Districts often ask which payment options can be used for nonexempt staff earnings.
Frequently asked pay questions include:
- Is it best to pay nonexempt employees only during the months they work or spread payments over a 12-month period?
- Must a district pay nonexempt employees twice a month (bimonthly) or can they pay once per month?
- What implications are there for the different payment options?
- Can employees have a choice in payment options?
Nonexempt employees include bus drivers, child nutrition workers, custodians, maintenance workers, groundskeepers, crossing guards, clerical staff, instructional aides, and other employees who are paid by the hour.
Annualizing pay is the method of paying an employee a pre-set amount of gross pay per month in equal monthly installments regardless of the number of months worked during the school year. Most districts annualize pay for salaried (exempt) staff as noted in board policy DEC (LOCAL). The decision to annualize pay for nonexempt staff is based on the district’s pay practices.
A district can pay certain groups of nonexempt employees on an annualized schedule (e.g., campus clerical staff and instructional aides) while paying other employee groups (e.g., child nutrition workers and bus drivers) on a schedule based on the months worked—typically 10 months.
An advantage of using annualized salary payment is it provides an opportunity for employees to receive the same paycheck amount each month, even during the summer months when they are not working. This can support retention of staff and encourage them to return to work for the district in the next school year. It also spreads out insurance premiums, taxes, and Teacher Retirement System (TRS) deductions over a 12-month period instead of a 10-month period. Additionally, annualized pay can be a more efficient process for the payroll department.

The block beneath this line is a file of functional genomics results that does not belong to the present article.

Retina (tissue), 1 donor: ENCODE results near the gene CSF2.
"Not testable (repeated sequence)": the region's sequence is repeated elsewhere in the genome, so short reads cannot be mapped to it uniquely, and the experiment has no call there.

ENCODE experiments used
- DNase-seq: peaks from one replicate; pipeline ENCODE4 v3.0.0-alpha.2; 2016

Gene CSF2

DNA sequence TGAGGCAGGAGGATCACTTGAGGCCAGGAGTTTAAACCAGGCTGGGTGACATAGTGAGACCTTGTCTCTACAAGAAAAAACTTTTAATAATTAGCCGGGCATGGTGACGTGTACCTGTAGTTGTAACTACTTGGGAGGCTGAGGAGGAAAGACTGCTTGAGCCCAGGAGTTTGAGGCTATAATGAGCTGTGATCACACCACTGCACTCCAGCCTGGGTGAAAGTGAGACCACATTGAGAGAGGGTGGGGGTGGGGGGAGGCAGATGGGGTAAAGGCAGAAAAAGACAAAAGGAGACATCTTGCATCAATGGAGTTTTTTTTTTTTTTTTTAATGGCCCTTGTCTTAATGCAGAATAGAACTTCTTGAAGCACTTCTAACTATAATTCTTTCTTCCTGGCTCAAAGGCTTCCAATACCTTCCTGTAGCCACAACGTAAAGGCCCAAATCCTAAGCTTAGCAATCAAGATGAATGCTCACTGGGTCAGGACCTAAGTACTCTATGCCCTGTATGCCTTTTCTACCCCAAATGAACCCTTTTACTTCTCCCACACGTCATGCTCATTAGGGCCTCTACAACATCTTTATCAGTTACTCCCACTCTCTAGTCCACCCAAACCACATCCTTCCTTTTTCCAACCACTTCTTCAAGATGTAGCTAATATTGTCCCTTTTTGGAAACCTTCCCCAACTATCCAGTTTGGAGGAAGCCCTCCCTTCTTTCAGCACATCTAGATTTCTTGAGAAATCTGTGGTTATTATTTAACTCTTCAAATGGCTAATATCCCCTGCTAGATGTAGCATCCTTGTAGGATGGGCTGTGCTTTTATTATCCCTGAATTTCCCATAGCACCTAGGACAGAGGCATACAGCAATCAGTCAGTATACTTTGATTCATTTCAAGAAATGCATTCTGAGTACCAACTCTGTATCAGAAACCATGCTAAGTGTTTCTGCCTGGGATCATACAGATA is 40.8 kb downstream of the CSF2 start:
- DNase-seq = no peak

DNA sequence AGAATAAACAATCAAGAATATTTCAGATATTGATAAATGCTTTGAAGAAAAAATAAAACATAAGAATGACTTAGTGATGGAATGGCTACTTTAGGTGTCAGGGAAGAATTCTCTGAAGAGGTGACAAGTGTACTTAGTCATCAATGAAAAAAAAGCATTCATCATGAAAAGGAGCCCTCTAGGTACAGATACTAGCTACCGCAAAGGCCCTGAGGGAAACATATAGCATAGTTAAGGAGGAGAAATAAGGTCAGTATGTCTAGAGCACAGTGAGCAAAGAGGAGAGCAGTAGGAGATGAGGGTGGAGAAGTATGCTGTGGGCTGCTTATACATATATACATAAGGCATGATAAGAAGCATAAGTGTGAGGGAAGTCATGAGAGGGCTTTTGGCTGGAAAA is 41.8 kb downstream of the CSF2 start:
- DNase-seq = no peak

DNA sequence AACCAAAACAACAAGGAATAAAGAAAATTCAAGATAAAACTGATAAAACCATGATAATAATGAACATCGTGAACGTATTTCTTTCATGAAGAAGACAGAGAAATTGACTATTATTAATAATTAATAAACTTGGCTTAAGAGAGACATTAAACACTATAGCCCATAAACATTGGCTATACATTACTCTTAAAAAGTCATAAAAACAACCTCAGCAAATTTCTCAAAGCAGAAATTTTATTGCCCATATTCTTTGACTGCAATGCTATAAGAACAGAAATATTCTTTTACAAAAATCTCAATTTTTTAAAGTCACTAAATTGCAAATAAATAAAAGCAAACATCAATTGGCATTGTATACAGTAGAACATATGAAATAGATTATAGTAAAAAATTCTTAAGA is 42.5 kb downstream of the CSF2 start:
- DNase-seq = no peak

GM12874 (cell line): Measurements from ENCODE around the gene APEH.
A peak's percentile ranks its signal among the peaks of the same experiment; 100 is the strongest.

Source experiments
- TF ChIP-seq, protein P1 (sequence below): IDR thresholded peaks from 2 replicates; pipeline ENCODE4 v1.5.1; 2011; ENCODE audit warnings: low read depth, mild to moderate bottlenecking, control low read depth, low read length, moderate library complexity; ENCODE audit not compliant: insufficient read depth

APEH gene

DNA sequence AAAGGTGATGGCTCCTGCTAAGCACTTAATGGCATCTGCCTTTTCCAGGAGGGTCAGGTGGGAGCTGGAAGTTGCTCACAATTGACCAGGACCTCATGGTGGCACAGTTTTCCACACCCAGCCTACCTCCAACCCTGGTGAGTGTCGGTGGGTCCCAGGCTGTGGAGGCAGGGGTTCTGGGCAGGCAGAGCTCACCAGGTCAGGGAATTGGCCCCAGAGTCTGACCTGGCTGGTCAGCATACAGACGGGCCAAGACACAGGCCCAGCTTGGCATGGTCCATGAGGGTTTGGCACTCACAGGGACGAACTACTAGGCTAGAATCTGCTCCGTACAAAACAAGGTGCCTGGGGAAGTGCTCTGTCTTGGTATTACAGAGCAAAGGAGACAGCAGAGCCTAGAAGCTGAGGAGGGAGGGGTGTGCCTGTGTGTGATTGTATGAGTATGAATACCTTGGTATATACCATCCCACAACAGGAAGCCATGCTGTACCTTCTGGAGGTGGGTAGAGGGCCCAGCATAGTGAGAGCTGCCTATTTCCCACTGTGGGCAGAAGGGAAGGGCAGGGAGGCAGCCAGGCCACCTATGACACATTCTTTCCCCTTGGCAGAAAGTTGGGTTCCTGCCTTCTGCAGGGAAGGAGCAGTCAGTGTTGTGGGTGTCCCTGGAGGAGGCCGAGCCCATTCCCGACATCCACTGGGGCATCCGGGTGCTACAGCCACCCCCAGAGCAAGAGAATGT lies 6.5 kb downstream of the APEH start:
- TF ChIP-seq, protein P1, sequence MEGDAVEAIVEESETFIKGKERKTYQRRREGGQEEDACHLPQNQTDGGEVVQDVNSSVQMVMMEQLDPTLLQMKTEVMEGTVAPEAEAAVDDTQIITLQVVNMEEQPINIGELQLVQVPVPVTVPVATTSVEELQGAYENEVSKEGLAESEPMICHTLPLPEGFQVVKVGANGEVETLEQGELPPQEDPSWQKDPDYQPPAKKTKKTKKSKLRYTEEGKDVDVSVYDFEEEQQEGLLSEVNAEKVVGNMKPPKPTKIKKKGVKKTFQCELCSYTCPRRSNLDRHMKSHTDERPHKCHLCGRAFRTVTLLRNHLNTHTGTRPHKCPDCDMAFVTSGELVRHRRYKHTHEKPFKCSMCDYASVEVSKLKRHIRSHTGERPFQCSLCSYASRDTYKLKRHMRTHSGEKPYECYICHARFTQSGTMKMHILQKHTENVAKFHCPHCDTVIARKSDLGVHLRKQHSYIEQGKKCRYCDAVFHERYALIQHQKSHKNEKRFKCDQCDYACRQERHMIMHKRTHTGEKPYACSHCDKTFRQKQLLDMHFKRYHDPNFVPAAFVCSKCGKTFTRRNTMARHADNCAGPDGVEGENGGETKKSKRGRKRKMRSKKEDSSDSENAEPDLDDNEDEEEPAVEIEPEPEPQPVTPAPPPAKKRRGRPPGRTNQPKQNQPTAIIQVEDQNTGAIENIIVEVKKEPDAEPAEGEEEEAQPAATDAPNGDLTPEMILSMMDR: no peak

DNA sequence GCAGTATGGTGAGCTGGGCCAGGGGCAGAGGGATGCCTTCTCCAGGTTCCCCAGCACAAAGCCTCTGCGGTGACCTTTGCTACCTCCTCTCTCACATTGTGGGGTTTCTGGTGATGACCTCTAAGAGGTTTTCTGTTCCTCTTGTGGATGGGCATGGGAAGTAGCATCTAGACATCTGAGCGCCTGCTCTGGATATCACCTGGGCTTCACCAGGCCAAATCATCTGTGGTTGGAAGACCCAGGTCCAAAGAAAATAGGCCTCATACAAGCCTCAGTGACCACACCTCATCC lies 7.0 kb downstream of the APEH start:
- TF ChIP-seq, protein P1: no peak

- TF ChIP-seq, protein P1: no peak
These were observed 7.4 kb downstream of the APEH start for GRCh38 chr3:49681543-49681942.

However, consideration should be given to the amount of the paycheck. For some jobs, it may be best to provide paychecks only during the months worked to provide a paycheck that is sufficient to cover an individual’s living expenses. This is particularly true for employees who start work late in the year but whose pay must be spread over the summer months, leading to very small paychecks for the first year of service.
Bimonthly or monthly
The Texas Payday Law, which requires Texas employers to pay nonexempt employees twice per month, does not apply to school districts but does apply to most charter schools. This allows school districts to choose whether to pay nonexempt employees bimonthly (twice per month) or monthly (once per month).
As noted above, paying only one time per month may be difficult for employees to budget expenses, although it may be more efficient for the payroll department.
Allowing nonexempt employees to choose annualized pay and/or bimonthly versus monthly pay is permissible However, it can be difficult for the payroll office to manage different pay cycles. Most districts simplify pay procedures by designating pay practices by job categories of employees.
Occasionally re-evaluating your district’s pay practices is a good idea. Practices that benefit employees can increase employee morale and retention, and, in this difficult hiring time, could make a difference in the retention of current key employees.
Cheryl Hoover is an HR consultant at TASB HR Services. Send Cheryl an email at email@example.com.
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